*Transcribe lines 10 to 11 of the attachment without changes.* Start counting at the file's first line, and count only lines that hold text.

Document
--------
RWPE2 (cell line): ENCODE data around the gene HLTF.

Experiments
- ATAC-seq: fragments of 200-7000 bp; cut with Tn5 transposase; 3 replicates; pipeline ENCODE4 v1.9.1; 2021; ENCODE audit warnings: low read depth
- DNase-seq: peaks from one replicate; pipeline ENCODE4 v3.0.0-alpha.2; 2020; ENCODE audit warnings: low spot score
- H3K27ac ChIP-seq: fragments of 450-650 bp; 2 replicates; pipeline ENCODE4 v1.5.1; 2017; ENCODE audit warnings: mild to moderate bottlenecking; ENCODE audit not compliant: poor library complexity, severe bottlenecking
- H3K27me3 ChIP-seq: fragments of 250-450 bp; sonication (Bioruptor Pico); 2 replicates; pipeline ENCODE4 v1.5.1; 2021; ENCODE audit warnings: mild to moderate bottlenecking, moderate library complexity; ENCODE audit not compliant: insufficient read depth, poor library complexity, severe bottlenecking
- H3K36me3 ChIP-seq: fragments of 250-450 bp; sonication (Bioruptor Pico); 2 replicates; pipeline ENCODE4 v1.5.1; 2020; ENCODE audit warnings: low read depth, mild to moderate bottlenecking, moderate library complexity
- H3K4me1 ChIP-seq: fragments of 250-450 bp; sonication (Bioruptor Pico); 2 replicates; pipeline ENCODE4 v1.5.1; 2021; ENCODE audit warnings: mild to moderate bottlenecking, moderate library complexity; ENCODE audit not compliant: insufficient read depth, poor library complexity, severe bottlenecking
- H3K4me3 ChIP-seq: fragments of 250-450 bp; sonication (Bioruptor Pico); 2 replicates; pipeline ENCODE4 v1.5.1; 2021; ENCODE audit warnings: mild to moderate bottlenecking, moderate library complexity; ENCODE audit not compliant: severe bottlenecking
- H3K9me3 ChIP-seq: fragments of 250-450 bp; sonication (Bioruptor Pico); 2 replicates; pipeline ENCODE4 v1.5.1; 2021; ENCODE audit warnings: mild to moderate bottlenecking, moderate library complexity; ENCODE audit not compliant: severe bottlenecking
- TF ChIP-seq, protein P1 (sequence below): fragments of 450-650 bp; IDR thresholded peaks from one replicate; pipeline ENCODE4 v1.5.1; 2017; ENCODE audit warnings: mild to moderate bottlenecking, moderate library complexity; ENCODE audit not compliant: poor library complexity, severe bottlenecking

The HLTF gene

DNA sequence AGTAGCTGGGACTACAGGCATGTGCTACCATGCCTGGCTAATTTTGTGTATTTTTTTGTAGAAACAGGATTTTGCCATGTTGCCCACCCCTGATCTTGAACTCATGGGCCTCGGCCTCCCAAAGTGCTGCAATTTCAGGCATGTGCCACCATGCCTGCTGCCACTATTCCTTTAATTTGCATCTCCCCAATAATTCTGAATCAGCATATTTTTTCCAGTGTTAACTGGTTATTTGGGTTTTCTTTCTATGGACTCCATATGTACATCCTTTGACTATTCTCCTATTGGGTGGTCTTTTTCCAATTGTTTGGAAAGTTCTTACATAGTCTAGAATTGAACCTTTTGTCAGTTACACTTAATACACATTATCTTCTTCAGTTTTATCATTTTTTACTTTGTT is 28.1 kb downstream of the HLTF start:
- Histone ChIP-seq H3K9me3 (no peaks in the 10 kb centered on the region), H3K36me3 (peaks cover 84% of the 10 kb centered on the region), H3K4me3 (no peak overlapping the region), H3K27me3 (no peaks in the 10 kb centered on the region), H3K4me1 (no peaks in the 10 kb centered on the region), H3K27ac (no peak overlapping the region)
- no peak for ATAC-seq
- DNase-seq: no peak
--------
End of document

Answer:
- H3K9me3 ChIP-seq: fragments of 250-450 bp; sonication (Bioruptor Pico); 2 replicates; pipeline ENCODE4 v1.5.1; 2021; ENCODE audit warnings: mild to moderate bottlenecking, moderate library complexity; ENCODE audit not compliant: severe bottlenecking
- TF ChIP-seq, protein P1 (sequence below): fragments of 450-650 bp; IDR thresholded peaks from one replicate; pipeline ENCODE4 v1.5.1; 2017; ENCODE audit warnings: mild to moderate bottlenecking, moderate library complexity; ENCODE audit not compliant: poor library complexity, severe bottlenecking